Back in 2013, Guillermo del Toro released Pacific Rim, in which humanity battles interdimensional monsters called Kaiju by using giant mechs known as Jaegers. While the film did not do well domestically, it did do well internationally, as well as receiving good reviews, praise from creators of the mecha genre such as Go Nagai and Hideo Kojima, and developed quite a following and fandom. Now, five years later, a proper sequel to the film has been released, produced by del Toro and featuring the directorial debut of Steven S. DeKnight. However, while the film is fun, it is not quite as good as the original.

Story and characters 

The sequel takes place ten years after the end of the Kaiju War of the first film, and follows Jake Pentecost (played by John Boyega), a former Jaeger pilot and son of the Kaiju War hero Stacker Pentecost. Jake spends his days in California, scavenging and selling Jaeger parts on the black market. Jake’s lifestyle abruptly ends when he is arrested by the Pan-Pacific Defense Corps, along with a teen Jaeger enthusiast named Amara Nanami (Cailee Spaeny), who build her own miniature, one-man piloted Jaeger dubbed Scrapper. Jake is then found by his estranged adopted sister, Mako Mori (Rinko Kikuchi), a former Jaeger pilot from the Kaiju Wars who now serves as General Secretary of the PPDC.

Image from Variety

Jake gets recruited to rejoin the Pan-Pacific Defense Corps and train a new generation of Jaeger pilots (of which Amara is recruited to be a part). The Jaeger pilots are being threatened to be phased out by drone program created by the Shao Corporation, which would create mass-produced Jaegers that could be controlled remotely. However, everything comes to a grinding halt when a mysterious new Jaeger by the name of Obsidian Fury attacks a PPDC council meeting in Sydney. Jake and his fellow Jaeger pilots must unravel the mystery behind the rogue Jaeger and the new threats that emerge with it.

The new lead character Jake is a great lead to follow, and excellently played by Boyega. He serves as a good contrast to the previous lead: Raleigh Becket. Boyega plays Jake as a fun and charming character who has to come to terms with his past when he rejoins the PPDC, having previously left it due to being upstaged by his adopted sister, and the negligence from his father. However, while Jake is good charming character, the rest of the new pilots that he trains are not as fleshed out as he is. The exceptions to this are Amari: who suffers from trauma after seeing her family killed in a Kaiju attack, and Nathan Lambert: Jake’s fellow instructor and former copilot from the Kaiju Wars. The new recruits are simply used to fill out the pilot seats of the Jaegers when the final battle comes around.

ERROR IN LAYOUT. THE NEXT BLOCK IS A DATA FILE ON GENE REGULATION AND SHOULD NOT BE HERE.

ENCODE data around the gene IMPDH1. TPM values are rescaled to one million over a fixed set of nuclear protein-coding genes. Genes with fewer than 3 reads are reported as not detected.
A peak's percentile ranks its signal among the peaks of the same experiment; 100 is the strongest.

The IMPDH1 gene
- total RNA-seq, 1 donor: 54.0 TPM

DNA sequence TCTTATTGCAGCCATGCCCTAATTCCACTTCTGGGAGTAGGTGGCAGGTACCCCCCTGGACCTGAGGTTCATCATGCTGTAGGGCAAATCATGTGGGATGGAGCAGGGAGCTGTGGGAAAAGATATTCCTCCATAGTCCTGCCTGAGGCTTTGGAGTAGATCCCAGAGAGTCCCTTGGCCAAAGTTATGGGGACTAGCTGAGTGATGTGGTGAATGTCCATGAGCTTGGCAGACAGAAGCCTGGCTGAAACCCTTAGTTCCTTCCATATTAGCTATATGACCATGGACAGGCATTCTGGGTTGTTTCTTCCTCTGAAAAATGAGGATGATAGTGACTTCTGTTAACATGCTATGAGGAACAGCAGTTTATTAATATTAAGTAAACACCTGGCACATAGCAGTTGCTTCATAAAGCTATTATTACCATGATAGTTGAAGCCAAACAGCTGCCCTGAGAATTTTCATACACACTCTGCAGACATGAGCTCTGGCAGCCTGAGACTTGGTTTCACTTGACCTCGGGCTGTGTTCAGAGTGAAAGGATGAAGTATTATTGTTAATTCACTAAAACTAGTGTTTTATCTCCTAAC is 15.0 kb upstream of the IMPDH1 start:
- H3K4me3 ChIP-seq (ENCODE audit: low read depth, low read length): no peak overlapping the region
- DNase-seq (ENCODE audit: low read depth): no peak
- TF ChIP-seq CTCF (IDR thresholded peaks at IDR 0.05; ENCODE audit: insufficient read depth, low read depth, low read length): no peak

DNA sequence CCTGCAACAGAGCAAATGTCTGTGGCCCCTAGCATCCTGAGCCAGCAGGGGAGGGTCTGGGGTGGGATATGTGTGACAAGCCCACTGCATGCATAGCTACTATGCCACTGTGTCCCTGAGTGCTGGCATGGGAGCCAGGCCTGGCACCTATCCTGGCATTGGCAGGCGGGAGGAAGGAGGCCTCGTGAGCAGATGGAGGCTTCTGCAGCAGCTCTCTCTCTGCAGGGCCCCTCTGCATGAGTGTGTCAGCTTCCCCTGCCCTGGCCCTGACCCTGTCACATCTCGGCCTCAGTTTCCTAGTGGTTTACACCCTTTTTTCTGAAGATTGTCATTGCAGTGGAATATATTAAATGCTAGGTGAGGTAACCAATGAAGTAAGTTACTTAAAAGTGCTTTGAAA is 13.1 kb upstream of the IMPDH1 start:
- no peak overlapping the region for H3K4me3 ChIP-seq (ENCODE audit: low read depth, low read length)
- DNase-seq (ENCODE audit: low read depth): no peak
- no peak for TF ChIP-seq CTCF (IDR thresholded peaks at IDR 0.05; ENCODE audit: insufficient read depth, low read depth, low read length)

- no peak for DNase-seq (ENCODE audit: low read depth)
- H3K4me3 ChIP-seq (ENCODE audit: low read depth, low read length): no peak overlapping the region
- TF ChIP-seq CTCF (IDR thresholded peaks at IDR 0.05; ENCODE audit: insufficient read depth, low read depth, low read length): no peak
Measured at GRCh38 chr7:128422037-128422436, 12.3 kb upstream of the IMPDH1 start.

Image from Wired

Another major concern would have to be the reveal about the Kaiju and their creators: the Precursors. Their motivation for invading Earth is to reach Mount Fuji, and activate the Ring of Fire with Kaiju blood and minerals in Mount Fuji. This fact, unfortunately, does not line up with what was established with the first film, where the Kaiju would attack places such as San Francisco, Anchorage, and Russia. When you think about it, this plot point comes out of the blue and does not mesh with the Kaiju attacks in the first film.

On the other hand, the returning characters of Dr. Newt Geiszler (Charlie Day) and Dr. Hermann Gottleib (Burn Gorman). Newt now works for the Shao Corporation and helped developed its drone program, while Hermann works for the PPDC, working on fuel for the Jaegers developed from Kaiju blood as a well as a thruster program for the Jaegers. Both Day and Gorman play their roles brilliantly, with both of them showing off how they have changed in the five years since the first film, as well as providing some comic relief. Particular praise has to go to a twist surrounding Newt. It is revealed that he is being used as a pawn by the Precursors, the beings that are responsible for creating the Kaiju.

Action and Jaegers

While the film may not have the same quality of story or characters as the first, it more than makes up for that disparity with its action scenes, and especially the new Jaegers showcased in the film. A criticism that has been thrown towards the first film is that the majority of the fighting was done by the main Jaeger, Gypsy Danger, while the rest of the Jaegers were simply destroyed by the Kaiju. Uprising makes up for this by featuring new Jaegers sharing the spotlight with the main Jaeger Gypsy Avenger, a successor to Gypsy Danger.

Image from GamesRadar

These new Jaegers are fascinating and are given their own unique designs, weapons, and names, which makes them stand out, and gives them personality, for a lack of a better word. These include Bracer Phoenix, armed with a flail and automatic cannons in its, chest, Guardian Bravo with its electrical whip, and Saber Athena, with its dual blades that can combine to form a single sword. The fights with the Kaiju and Obsidian Fury are exciting, fun, and action-packed. Special mention should go to the final battle, which, to pay homage to the Kaiju movies and mecha anime that inspire it, takes place in Tokyo, Japan.

However, the way the film portrays the Jaegers and Kaiju should be contrasted with how they were portrayed in the first film, as well as how their respective directors approached the film. Del Toro took time to focus on world building and character development. He portrayed the Jaegers as grand and majestic, and the Kaiju as destructive. DeKnight, on the other hand, doubles down on the action appeal of the film. The Jaegers are portrayed as being awesome and the Kaiju being the bad guys they beat up. However, neither approach is wrong, and each has its appeal.




Featured image from SuperHeroHype

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